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Tuesday, August 19, 2014

Part 1 of a Hoboken Walking Tour

A few weeks ago, I was googling things to do in Hoboken, when I stumbled across the Hoboken Historical Museum's waking tour.  I thought it would be a fantastic way for Nicole and I to spend an afternoon, and I knew she would be game.  When we started out, neither of us knew what we would be getting into.  The day we picked was super hot, and the tour is longer than it looks on the map!  It turned out that we had to split it into two days, which made for two awesome days of wandering through one of my favorite places, and a couple awesome iced coffees and slices of pizza.  So, here is the first half of the stops on our tour!

1. Since we were coming from Jersey City, we actually started the tour from the opposite side that you are supposed to.  On the map above, we started on the left hand side at the Erie-Lakawanna Terminal, (I had no idea this was the actual name, we just call it the Hoboken Train Station) built in 1907.   The photo below is the waiting room of the main terminal.  It is modeled after Grand Central Station and is beautiful.  The station is home to six ferry slips and fourteen rail lines that will take you anywhere from NYC, to  anywhere in Jersey, to most of the Northeastern US.  The terminal also has some restaurants, a bar and street vendors.

2.  Up next was the Hoboken Land and Improvement Company building, built in 1889.  It originally housed the real estate company that oversaw all of the development of the city of Hoboken.  Apparently, the inside is the oat impressive part, with a huge staircase, and a terra cotta clock surrounded by sea motifs and the company's monogram.  I'm pretty sure now that it is a daycare.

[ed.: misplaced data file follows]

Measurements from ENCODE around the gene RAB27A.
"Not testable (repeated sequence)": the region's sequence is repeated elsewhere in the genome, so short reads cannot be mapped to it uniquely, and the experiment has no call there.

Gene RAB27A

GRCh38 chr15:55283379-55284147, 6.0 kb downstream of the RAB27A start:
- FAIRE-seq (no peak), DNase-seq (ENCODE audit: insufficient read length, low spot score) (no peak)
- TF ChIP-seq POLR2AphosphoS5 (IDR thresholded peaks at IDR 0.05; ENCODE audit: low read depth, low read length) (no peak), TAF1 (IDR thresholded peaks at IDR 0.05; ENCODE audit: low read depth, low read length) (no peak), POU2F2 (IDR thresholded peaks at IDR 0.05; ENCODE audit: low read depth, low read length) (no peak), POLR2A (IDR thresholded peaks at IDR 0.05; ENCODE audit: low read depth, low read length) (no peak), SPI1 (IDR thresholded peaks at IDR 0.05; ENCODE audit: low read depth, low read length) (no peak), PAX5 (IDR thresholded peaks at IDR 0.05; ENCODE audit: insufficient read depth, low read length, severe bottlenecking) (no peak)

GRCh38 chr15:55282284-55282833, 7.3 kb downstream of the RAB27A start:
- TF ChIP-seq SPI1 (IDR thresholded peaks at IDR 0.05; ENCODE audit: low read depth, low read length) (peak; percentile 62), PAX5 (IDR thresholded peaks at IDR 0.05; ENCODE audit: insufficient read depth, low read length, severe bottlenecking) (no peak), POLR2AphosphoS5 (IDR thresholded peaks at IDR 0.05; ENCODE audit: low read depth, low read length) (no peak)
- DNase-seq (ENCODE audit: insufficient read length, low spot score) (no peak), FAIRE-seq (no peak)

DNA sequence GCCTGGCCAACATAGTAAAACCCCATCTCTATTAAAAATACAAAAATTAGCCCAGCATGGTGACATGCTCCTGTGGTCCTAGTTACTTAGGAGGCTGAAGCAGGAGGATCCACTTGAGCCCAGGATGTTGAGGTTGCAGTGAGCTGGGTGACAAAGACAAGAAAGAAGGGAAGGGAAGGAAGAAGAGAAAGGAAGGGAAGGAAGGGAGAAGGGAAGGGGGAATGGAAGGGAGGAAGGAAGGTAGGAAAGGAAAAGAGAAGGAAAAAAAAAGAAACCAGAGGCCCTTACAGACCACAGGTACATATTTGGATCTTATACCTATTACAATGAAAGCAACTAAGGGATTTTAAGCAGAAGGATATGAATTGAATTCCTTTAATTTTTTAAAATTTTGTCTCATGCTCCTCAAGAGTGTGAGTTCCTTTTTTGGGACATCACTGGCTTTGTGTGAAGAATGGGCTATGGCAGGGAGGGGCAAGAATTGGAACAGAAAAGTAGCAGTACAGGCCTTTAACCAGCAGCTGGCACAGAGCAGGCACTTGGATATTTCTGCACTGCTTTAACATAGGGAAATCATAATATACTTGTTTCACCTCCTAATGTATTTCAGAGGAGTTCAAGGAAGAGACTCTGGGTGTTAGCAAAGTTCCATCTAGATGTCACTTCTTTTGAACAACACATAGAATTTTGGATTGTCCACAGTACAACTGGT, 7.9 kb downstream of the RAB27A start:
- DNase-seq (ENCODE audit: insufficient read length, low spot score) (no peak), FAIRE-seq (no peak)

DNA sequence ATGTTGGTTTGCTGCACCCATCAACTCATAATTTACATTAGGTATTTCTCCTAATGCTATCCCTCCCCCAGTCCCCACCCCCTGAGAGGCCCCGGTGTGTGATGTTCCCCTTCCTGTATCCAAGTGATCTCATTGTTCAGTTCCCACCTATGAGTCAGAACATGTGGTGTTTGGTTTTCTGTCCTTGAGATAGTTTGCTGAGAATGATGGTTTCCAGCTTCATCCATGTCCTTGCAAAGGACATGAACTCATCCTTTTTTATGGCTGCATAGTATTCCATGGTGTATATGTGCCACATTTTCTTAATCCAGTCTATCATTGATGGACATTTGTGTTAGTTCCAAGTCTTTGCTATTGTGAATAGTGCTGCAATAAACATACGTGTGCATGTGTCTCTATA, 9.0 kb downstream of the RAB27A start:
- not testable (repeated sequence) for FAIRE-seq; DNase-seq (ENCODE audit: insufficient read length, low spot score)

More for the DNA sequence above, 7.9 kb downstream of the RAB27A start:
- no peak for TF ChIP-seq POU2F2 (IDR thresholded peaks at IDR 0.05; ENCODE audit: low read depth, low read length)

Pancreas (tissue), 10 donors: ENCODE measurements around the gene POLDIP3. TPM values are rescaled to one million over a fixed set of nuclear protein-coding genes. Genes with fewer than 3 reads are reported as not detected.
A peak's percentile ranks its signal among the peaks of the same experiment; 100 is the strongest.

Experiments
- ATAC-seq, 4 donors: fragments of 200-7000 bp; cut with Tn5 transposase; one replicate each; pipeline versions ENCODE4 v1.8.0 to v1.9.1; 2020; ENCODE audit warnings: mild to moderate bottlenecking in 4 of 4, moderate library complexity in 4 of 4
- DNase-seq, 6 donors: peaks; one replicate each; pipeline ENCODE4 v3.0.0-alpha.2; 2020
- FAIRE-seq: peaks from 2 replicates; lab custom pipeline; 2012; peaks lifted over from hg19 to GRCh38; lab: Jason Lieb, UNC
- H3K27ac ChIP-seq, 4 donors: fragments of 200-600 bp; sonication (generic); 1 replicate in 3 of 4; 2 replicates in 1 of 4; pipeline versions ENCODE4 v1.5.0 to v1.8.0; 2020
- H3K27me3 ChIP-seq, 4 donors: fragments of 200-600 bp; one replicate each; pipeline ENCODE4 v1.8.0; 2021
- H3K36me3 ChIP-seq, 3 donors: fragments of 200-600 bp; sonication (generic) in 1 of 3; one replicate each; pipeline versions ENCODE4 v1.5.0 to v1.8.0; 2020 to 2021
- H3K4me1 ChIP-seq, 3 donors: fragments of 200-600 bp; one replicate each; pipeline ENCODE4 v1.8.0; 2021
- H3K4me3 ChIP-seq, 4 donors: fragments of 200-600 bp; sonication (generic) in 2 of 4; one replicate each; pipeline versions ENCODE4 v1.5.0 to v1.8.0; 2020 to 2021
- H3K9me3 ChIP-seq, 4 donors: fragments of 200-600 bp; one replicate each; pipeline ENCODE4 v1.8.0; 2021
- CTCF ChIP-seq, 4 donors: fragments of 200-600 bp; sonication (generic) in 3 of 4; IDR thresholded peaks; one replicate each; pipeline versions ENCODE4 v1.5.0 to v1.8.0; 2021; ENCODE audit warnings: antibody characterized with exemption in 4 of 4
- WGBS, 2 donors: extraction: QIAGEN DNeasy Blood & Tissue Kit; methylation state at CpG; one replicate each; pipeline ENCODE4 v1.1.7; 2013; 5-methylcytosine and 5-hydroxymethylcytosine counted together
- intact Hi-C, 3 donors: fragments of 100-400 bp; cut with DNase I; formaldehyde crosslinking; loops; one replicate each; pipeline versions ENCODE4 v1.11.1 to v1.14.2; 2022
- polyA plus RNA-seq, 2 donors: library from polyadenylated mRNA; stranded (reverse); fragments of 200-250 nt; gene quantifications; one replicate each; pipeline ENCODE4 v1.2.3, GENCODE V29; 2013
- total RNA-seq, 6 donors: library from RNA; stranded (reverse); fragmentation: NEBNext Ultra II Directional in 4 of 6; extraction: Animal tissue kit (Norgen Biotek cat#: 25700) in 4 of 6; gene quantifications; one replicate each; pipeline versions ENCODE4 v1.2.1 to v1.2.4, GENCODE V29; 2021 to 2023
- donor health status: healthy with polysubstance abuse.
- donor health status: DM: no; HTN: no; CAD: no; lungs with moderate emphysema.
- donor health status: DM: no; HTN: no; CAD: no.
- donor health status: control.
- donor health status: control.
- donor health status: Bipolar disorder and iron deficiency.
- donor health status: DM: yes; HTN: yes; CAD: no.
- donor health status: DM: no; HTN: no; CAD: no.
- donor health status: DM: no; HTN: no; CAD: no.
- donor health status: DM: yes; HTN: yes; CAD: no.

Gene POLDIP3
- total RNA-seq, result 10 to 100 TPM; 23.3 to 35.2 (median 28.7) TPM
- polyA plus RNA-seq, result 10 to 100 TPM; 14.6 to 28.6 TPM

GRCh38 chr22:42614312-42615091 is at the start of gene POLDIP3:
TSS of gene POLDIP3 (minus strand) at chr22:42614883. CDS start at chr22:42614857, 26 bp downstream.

3.   The World War One Boulder was dedicated in 1925 by the Knights of Columbus  to honor the two million troops that passed through hoboken on their way to fight in WW1.  The slogan posted here "Heaven, Hell or Hoboken by Christmas" reflects the soldier's wish for a speedy return.

4.  The Frank Sinatra Post office was built in 1931 and has been an active post office since then.  the exterior of the building has not changed at all since it was built either.  It was renamed the Frank Sinatra Post Office in 2003, after Hoboken's most famous resident.  He was born only a few blocks away on Monroe St. just a few blocks away.  

5. Hoboken City Hall was built in 1883 and was originally a public marketplace.  In 1911 it was modified to make it larger and was turned into city hall.  Fun fact: the two  gold eagles on the top are named Hobo and Ken.

6.  The Assembly of Exempt Firemen, was built in 1864 and is currently a museum housing Hoboken Firefighting memorabilia.  Inside the gas line is designed to look like a firehose and there is a Rondel with plaster  firefighters.

These are just a couple really beautiful Brownstones in hoboken.

7. The United Synagogue of Hoboken, dedicated in 1915 is modeled after the Great Synagogue of Frankfurt-am-Main in Germany.